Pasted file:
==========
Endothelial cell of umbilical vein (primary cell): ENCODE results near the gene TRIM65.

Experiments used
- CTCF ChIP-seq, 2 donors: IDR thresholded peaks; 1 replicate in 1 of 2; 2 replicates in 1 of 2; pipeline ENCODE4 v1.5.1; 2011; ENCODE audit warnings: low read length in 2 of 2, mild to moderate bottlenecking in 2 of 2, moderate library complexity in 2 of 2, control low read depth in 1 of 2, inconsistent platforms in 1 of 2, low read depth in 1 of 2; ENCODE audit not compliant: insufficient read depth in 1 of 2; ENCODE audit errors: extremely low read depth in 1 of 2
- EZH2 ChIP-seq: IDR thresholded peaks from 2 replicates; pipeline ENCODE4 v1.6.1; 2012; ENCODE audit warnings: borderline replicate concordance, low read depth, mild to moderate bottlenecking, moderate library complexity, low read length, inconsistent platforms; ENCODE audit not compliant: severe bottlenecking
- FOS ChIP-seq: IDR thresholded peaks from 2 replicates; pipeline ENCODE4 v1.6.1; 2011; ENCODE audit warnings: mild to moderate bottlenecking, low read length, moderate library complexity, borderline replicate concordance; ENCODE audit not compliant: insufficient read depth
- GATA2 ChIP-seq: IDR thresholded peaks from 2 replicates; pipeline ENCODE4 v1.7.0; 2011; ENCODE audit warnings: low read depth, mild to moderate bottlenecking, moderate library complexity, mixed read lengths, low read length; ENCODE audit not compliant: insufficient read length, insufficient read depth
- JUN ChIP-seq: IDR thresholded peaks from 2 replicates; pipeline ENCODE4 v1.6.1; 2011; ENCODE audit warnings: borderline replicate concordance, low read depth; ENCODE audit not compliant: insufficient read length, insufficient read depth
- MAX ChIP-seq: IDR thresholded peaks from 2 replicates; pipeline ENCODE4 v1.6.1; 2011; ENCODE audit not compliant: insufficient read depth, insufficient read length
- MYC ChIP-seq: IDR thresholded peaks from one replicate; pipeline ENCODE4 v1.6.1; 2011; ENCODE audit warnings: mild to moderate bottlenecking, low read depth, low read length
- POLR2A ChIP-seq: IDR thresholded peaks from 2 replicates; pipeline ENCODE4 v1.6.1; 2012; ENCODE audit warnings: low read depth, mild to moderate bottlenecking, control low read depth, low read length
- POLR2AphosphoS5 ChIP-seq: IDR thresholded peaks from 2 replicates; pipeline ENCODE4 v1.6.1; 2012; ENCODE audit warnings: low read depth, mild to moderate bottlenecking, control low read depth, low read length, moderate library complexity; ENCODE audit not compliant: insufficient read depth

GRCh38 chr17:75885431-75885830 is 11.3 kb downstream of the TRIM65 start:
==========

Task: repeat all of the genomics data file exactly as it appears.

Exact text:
Endothelial cell of umbilical vein (primary cell): ENCODE results near the gene TRIM65.

Experiments used
- CTCF ChIP-seq, 2 donors: IDR thresholded peaks; 1 replicate in 1 of 2; 2 replicates in 1 of 2; pipeline ENCODE4 v1.5.1; 2011; ENCODE audit warnings: low read length in 2 of 2, mild to moderate bottlenecking in 2 of 2, moderate library complexity in 2 of 2, control low read depth in 1 of 2, inconsistent platforms in 1 of 2, low read depth in 1 of 2; ENCODE audit not compliant: insufficient read depth in 1 of 2; ENCODE audit errors: extremely low read depth in 1 of 2
- EZH2 ChIP-seq: IDR thresholded peaks from 2 replicates; pipeline ENCODE4 v1.6.1; 2012; ENCODE audit warnings: borderline replicate concordance, low read depth, mild to moderate bottlenecking, moderate library complexity, low read length, inconsistent platforms; ENCODE audit not compliant: severe bottlenecking
- FOS ChIP-seq: IDR thresholded peaks from 2 replicates; pipeline ENCODE4 v1.6.1; 2011; ENCODE audit warnings: mild to moderate bottlenecking, low read length, moderate library complexity, borderline replicate concordance; ENCODE audit not compliant: insufficient read depth
- GATA2 ChIP-seq: IDR thresholded peaks from 2 replicates; pipeline ENCODE4 v1.7.0; 2011; ENCODE audit warnings: low read depth, mild to moderate bottlenecking, moderate library complexity, mixed read lengths, low read length; ENCODE audit not compliant: insufficient read length, insufficient read depth
- JUN ChIP-seq: IDR thresholded peaks from 2 replicates; pipeline ENCODE4 v1.6.1; 2011; ENCODE audit warnings: borderline replicate concordance, low read depth; ENCODE audit not compliant: insufficient read length, insufficient read depth
- MAX ChIP-seq: IDR thresholded peaks from 2 replicates; pipeline ENCODE4 v1.6.1; 2011; ENCODE audit not compliant: insufficient read depth, insufficient read length
- MYC ChIP-seq: IDR thresholded peaks from one replicate; pipeline ENCODE4 v1.6.1; 2011; ENCODE audit warnings: mild to moderate bottlenecking, low read depth, low read length
- POLR2A ChIP-seq: IDR thresholded peaks from 2 replicates; pipeline ENCODE4 v1.6.1; 2012; ENCODE audit warnings: low read depth, mild to moderate bottlenecking, control low read depth, low read length
- POLR2AphosphoS5 ChIP-seq: IDR thresholded peaks from 2 replicates; pipeline ENCODE4 v1.6.1; 2012; ENCODE audit warnings: low read depth, mild to moderate bottlenecking, control low read depth, low read length, moderate library complexity; ENCODE audit not compliant: insufficient read depth

GRCh38 chr17:75885431-75885830 is 11.3 kb downstream of the TRIM65 start: